To this end, I’ve been listening to some “new” music because it doesn’t remind me of anything. I highly recommend Depeche Mode’s Spirit , Queens of the Stone Age’s Villains, and K. Flay’s Everywhere Is Somewhere. This is how I temporarily self-medicate and set my mind free.
I’ve been doing some very deep thinking about super heroes lately. Perhaps it has something to do with my falling in love with Wonder Woman, or it could be related to the fact that I watch all the super hero TV shows (except Agent Carter, Super Girl, and Arrow).
Most of the best super heroes weren’t born that way. Instead, they started out as normal human beings, with strengths and weaknesses, flaws, and talents. But something transformative molds them into something special; still flawed, but better and more powerful than they were before.
Peter Parker was a puny high school runt who was bitten by a radioactive spider and became Spider-Man. Steve Rogers survived Polio and became Captain America thanks to Project:Rebirth. Bruce Wayne’s parents were murdered right in front of him, leaving him orphaned with only billions of dollars and a massively successful company to sustain him through childhood before becoming the Batman. Kal-El (Clark Kent) had to put up with his folksy human, Smallville adoptive parents and pretended to be human, all the while hiding his super powers. Princess Diana (Prince) left an island paradise full of beautiful Amazon warriors to fight evil, all the while resisting what must be an overwhelming urge to wrap the Lasso of Hestia (Lasso of Truth) around the neck of every politician on Earth.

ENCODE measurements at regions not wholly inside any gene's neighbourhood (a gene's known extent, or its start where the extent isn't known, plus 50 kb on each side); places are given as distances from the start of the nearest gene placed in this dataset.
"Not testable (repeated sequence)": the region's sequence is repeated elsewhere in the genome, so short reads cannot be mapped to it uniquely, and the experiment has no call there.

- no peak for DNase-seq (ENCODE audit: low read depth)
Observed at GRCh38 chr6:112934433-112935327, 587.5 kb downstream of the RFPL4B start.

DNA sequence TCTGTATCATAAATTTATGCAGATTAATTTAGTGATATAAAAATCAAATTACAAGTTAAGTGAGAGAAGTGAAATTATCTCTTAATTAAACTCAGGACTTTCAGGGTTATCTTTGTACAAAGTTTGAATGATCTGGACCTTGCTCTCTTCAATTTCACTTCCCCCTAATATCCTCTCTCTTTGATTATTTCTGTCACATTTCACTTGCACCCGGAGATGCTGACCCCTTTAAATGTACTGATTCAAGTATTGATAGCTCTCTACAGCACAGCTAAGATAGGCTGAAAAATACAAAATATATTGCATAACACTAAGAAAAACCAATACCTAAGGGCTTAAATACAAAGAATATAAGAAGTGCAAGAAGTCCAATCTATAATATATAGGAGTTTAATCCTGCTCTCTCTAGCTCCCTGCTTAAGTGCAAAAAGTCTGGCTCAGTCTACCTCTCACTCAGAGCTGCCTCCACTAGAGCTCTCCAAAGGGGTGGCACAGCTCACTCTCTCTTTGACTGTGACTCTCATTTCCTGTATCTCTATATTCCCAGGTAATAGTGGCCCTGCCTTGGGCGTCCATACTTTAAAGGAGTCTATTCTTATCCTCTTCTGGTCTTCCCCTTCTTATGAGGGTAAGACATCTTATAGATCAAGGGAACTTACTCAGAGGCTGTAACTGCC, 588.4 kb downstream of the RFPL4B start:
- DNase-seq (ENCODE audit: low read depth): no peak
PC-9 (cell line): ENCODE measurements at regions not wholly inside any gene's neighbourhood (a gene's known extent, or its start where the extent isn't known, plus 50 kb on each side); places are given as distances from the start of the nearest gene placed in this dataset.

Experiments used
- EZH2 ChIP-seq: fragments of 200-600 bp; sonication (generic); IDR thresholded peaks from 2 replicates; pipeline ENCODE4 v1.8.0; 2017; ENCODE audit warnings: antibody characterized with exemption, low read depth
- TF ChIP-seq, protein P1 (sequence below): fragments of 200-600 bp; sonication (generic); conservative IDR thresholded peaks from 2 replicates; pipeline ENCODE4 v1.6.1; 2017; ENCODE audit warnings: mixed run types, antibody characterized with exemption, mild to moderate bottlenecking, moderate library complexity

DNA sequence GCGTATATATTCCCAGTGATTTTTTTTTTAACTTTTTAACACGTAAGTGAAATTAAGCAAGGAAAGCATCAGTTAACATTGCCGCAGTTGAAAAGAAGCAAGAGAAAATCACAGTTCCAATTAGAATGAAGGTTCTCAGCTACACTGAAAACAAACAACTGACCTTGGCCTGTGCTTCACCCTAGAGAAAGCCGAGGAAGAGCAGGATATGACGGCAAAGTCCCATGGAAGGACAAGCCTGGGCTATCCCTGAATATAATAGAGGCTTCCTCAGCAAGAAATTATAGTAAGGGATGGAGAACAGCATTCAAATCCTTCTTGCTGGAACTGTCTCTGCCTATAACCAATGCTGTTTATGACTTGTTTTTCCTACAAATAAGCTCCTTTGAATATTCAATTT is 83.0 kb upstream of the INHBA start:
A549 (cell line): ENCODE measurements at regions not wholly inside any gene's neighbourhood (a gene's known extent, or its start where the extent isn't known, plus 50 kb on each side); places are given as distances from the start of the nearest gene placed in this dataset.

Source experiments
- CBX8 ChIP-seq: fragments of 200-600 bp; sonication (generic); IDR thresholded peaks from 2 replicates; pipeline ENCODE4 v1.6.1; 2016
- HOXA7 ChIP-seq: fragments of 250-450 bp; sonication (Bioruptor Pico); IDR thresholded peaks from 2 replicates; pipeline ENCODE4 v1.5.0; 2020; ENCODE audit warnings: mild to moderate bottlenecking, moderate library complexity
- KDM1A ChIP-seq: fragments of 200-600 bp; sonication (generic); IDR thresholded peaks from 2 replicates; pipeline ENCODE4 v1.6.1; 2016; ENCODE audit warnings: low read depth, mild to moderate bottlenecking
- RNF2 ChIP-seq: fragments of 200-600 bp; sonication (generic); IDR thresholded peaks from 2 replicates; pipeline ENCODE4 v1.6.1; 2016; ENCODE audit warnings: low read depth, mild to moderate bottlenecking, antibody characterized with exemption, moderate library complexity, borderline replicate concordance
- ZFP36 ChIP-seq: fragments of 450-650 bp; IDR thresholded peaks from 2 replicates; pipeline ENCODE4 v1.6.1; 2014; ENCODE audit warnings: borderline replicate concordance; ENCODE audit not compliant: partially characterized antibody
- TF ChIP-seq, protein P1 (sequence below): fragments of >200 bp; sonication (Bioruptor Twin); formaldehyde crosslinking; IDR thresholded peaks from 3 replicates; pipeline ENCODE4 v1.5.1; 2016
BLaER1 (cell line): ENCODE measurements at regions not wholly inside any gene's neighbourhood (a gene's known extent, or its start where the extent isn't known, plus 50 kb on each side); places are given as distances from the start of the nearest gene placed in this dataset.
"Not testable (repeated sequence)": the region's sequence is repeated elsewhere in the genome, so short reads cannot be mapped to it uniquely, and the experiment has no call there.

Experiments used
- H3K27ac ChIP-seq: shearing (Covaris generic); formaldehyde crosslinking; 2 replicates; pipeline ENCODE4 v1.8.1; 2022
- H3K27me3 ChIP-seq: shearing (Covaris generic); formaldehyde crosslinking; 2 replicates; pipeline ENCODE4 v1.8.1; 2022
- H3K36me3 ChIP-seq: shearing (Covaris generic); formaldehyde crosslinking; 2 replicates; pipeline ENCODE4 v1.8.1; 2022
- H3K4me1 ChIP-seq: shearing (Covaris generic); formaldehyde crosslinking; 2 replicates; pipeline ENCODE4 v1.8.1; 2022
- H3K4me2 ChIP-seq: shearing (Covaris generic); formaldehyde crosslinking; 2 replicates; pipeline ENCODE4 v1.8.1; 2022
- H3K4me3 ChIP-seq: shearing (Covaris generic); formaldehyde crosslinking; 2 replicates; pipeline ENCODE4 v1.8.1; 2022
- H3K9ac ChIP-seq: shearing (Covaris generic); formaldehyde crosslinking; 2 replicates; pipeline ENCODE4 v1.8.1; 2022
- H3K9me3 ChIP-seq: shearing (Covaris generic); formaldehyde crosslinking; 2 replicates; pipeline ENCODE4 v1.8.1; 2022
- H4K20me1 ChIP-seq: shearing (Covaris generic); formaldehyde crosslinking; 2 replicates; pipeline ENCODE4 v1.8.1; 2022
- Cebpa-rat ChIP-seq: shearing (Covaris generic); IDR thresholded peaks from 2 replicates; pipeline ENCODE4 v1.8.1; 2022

Suffering through adversity might be the one thing I have in common with the aforementioned super heroes, though my misfortunes have largely been of my own creation. Obviously I’m not clairvoyant. In fact, even my faculty of hindsight doesn’t rise to the level of a competency. I repeat patters and mistakes, thereby hatching new regrets and nemeses (nemesi?). Although I definitely have a a back-story to rival those of my favorite heroes, and despite the wearing of super hero T-shirts and Batman earring, it hasn’t been enough to propel my superpowers of punctuality and sarcasm into the realm of crime-prevention or world-saving.
For the most part, my jet lag has improved a lot. On average, I’ve been sleeping more than 6 hours per night, so it came as a big nasty surprise when I managed to spill milk in the community refrigerator a couple of days ago.
Because I’m living in the students’ dorm while the teachers’ dorm is being remodeled, if I want my milk to be cold, I have to keep my milk in the community fridge. Perhaps I wasn’t fully awake at 5:30 AM when I carried my bowl of corn flakes down the 2nd-floor hallway and set it inside the fridge. With the door still open, I unscrewed the cap and then pulled off the tab on the new box of milk. Then I poured milk onto the cereal. Somehow, between the act of capping the milk and setting the box back into the refrigerator door, I somehow forgot the location of my cereal bowl. I instinctively closed the door, only it didn’t quite close all the way because my bowl was blocking it.
That momentary loss of concentration, that split-second gap in my awareness of what I was doing, caused the milk to slosh out of the bowl onto the shelf of the fridge for me to clean up. Yay.